Undaunted by her arrest, Belle continued to gather intelligence for the southern cause. In Fort Royal, she overhead Union General James Shield discussing battle plans and rode on horseback fifteen miles through enemy lines in the dark of night to deliver the news to the Confederate camp. Belle continued her dangerous activities, at times dashing through enemy positions in the heat of battle to bring important news to rebel forces. It is said that more than once her skirts were pierced with bullet holes, but she never wavered in her cause.
Dubbed “La Belle Rebelle” by a French war correspondent, Belle’s daring was recognized by Confederate General Stonewall Jackson, who bestowed upon her the rank of captain and made her an honorary aide-de-camp on his staff. Belle also served as a courier for Jackson and General Beauregarde, as well as a scout for guerilla Colonel John S. Mosby, the “Gray Ghost.” In addition to information, Belle also smuggled medical supplies and weapons to southern forces.
Captured again in June, 1863 in Martinsburg, Belle was held in prison until December 1, 1863, when she was released, suffering from typhoid. Soon after, she went to England to recover her health, and also to deliver information from Confederate President Jefferson Davis seeking aid for the southern cause from European leaders.
Setting sail for America toward the end of the war, Belle’s blockade runner was captured by Union ships. Calling upon her considerable charms, Belle promptly seduced her captor, Captain Samuel Hardinge, and convinced him to allow her to escape to Canada, from which she returned to England. His misdeed found out, Hardinge was later court-martialed and discharged from the Navy. He followed Belle to England, where the couple were married in August, 1864.
The marriage was short lived. Hardinge died a year later, and with the war over, Belle began a stage career and published a book about her activities during the war titled Belle Boyd In Camp and Prison. She returned to America, eventually remarried, and toured for many years, relating her experiences to packed theaters.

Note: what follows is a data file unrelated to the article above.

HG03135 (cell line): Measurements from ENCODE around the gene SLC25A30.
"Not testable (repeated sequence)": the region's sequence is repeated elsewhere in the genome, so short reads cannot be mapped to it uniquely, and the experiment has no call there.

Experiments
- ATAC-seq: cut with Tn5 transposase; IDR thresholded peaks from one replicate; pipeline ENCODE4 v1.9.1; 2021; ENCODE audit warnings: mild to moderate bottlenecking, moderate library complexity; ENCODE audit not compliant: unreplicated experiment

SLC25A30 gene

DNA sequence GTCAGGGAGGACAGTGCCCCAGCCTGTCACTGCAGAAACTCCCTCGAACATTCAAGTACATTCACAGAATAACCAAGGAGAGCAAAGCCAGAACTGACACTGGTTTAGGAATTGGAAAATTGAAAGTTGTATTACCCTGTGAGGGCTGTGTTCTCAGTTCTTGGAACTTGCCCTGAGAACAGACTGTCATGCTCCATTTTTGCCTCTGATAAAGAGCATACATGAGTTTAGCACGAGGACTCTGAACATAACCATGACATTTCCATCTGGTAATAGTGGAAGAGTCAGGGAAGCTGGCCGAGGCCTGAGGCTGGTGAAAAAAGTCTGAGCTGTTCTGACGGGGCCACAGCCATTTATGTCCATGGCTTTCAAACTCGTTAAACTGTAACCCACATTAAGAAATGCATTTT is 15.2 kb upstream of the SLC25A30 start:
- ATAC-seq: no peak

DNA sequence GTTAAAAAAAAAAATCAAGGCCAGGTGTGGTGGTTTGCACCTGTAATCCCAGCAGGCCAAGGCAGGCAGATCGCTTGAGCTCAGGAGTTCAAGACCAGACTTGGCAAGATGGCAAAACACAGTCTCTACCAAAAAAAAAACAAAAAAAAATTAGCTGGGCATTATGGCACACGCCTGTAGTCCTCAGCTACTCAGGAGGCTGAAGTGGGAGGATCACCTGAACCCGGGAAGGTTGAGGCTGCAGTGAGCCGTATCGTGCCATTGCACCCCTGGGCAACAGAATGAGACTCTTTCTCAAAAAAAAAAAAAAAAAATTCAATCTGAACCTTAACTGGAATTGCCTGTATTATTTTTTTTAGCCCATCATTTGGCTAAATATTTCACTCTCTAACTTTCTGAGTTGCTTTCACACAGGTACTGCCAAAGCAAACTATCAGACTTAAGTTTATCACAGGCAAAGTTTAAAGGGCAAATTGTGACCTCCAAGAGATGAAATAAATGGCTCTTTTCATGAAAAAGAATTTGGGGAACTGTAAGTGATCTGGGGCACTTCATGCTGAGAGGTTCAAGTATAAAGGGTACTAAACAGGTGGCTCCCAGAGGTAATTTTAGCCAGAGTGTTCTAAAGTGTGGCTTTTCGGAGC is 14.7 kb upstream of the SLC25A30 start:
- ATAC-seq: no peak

Belle Boyd died while performing in Kilbourne, Wisconsin on June 11, 1900. But even in death, Belle continued to be the center of controversy. Union veterans were very opposed that a woman they considered a traitor to her country be buried in the same cemetery as northern war dead. They and their descendants were even more offended when a tombstone was placed on Belle’s grave that read “Belle Boyd, Confederate Spy, Born In Virginia, Died In Wisconsin, Erected By A Comrade” along with a Confederate flag. Strong letters of protest were filed with the Wisconsin governor’s office from veteran’s groups.
In 1953 an effort was made by the United Daughters of the Confederacy to move Belle Boyd’s remains for reburial in Virginia but her daughter resisted and the former spy still rests in northern soil. Or does she?
There are those who swear that on some moonlight nights the ghostly figure of a young woman riding a horse at a fast pace can be seen on the old battlefields of Virginia’s Shenandoah Valley. Could it be the ghost of Belle Boyd, dodging enemy musket balls to deliver messages to a phantom army, still carrying on the cause that she believed in so much?
Congratulations Margaret Bergen, winner of our drawing for a box set of Mona Ingram’s The Women of Independence e-books. We had 90 entries this time around. Stay tuned, a new contest starts soon.
Thought For The Day – A person who aims at nothing is sure to hit it.
Gotta love spunky gals!